Sally Mann: A Thousand Crossings
National Gallery of Art, Washington, D.C.
Until May 28, 2018
The first major international traveling exhibit of photographer Sally Mann, which premiered at the National Gallery of Art in Washington, D.C., March 4, showcases more than 100 of her photographs, including almost a dozen views of Civil War battlefields, including Antietam, Cold Harbor, the Wilderness, and Fredericksburg. The full scope of the exhibit, Sally Mann: A Thousand Crossings, which also includes architectural views, portraits, figure studies, and even family snapshots and keepsakes, explores Mann’s relationship with the American South, particularly its history and heritage as it relates to the Civil War, race, family, and identity.
The exhibit is organized into five sections—Family, The Land, Last Measure, Abide with Me, and What Remains. The first section features some of Mann’s most famous images from the 1980s, of her children frolicking, often unclothed, on the family’s Virginia farm. The photos, most of which were shot with a large format 8” x 10” camera in black and white, helped bring Mann to the public stage. Abandoning the popular fine art portrait, Mann sought to capture childhood in all its tenderness and innocence, but without ignoring the messiness, anger, stress, and children’s struggle for individuality.
In the 1990s, Mann began to photograph Southern landscapes, showcased in the second section of the exhibit, The Land. She also began to experiment with other forms of photography, including the 19th-century photographic process of making wet plate collodion negatives, used by Civil War photographers such as Mathew Brady and Alexander Gardner. Mann particularly embraces the flaws of the process, such as specks of dust or chemical spills, and says she uses them as creative tools.
In 2001, Mann said she began photographing Civil War battlefields to explore the violent histories that lay beneath the often beautiful, serene landscapes. “Does the earth remember? Do these fields, upon which unspeakable carnage occurred, where unknowable numbers of bodies are buried, bear witness in some way?” In Last Measure, the third section of the exhibit, 10 of Mann’s Civil War battlefield images hang in a slightly darkened gallery, the lighting meant to evoke Abraham Lincoln’s proclamation about the miseries of the Civil War, “The heavens are hung in black.”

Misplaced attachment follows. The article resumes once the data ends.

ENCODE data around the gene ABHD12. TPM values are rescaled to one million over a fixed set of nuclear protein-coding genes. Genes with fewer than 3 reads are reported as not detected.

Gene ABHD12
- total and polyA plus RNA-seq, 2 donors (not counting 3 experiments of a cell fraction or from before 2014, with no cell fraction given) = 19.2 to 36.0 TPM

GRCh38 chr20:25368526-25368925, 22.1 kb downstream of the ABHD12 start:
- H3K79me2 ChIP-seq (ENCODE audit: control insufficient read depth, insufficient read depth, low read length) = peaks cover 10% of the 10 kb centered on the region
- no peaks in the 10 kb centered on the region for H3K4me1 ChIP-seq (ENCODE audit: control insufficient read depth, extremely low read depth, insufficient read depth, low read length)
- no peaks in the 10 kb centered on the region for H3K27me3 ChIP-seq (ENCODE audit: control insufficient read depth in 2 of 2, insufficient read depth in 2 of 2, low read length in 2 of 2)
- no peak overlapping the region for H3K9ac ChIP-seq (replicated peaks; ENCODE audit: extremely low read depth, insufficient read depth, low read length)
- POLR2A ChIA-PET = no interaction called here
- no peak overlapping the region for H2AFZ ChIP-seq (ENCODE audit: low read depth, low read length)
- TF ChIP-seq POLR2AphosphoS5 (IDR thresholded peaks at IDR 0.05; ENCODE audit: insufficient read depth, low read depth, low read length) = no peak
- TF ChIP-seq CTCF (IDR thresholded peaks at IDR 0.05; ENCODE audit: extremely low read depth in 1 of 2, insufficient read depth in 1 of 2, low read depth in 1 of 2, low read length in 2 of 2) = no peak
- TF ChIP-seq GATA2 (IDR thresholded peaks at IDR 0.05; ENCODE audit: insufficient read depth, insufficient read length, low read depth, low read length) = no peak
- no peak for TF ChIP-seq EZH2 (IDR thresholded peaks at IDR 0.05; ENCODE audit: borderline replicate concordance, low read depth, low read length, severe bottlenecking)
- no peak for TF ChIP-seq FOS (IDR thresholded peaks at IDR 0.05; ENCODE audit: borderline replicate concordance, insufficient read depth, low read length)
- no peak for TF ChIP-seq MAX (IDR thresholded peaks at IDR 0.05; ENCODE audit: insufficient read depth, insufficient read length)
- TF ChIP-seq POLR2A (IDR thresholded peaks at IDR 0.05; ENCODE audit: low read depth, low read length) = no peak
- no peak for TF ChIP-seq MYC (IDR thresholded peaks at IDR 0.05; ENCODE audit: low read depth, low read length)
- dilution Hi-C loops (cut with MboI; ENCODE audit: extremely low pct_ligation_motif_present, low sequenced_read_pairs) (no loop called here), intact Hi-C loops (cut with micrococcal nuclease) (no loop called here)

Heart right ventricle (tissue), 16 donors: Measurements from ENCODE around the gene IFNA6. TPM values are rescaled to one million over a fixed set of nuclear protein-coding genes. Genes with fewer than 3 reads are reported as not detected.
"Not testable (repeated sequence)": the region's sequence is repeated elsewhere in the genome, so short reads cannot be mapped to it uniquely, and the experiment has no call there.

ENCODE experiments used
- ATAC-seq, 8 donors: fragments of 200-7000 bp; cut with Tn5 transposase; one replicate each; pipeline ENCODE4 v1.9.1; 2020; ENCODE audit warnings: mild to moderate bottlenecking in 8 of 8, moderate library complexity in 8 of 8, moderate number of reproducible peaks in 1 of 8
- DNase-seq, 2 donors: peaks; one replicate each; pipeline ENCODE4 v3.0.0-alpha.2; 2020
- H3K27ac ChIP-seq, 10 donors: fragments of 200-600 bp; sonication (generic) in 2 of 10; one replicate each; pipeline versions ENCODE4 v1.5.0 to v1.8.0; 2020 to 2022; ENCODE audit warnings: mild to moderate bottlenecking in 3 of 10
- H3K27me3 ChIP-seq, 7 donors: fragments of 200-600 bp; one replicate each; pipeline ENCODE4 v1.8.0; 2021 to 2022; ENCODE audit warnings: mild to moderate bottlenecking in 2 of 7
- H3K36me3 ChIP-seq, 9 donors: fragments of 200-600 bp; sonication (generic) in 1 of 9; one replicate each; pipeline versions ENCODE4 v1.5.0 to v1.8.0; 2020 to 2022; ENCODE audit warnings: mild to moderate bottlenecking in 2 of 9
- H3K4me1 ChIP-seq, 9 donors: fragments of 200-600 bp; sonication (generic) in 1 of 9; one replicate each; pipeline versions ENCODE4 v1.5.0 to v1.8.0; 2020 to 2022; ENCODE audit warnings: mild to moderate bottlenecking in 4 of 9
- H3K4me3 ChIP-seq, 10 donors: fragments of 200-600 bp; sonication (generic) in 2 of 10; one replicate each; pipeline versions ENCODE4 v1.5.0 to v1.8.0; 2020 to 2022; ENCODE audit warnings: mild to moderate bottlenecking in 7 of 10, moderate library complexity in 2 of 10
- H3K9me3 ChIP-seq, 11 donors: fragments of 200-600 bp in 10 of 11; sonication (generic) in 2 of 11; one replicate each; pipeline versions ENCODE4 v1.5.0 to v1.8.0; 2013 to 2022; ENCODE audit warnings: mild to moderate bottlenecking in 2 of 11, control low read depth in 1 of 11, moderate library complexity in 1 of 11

Mann’s battlefield images are dark, mysterious, and somber. Here she takes full advantage of flaws in the wet plate collodion process to create metaphorical resonance, including specks of dust that create comet or star effects in “Starry Night” on the Antietam Battlefield and streaked dust specks in “Cold Harbor” that fly across the landscape like bullets.
In the fourth section, Abide With Me, Mann specifically explores how race and history shaped the landscapes of the South, but also the people of the South, including her own family. This section includes a series of tintypes of the Great Dismal Swamp, formerly a home to many fugitive slaves, interspersed with large prints of African American men. Representing Mann’s desire to reach across “the seemingly untraversable chasm of race in the American South,” she wanted to address the “rivers of blood” African Americans had poured into the land and their courage displayed during their journeys to escape slavery.
The last section of the exhibit, What Remains, and a final piece of the fourth section, are more autobiographical in nature, including self-portraits of Mann, photos of her husband, and snapshots and scrapbook keepsakes of Virginia “Gee-Gee” Carter, the African American woman who worked for Mann’s family for 50 years and mostly raised her. Haunted by her youthful acceptance of the woman’s presence in her Caucasian home, Mann says she combed through the keepsakes seeking to understand better, “the mystery of it—the blindness and our silence.”
Her full exploration of the history and heritage of the South, both personal and universal, is eloquent and stirring, prompting viewers to admire the beauty of the land and its people, while pondering its provocative past.
“I’ve been coming to terms with the history into which I was born, the people within that history, and the land in which I live, since before I could tie my shoes,” Mann said in 2017. “Now, in the present, there is an urgent cry rising, one that compels me again and again to try to reconcile my love for this place with its brutal history.”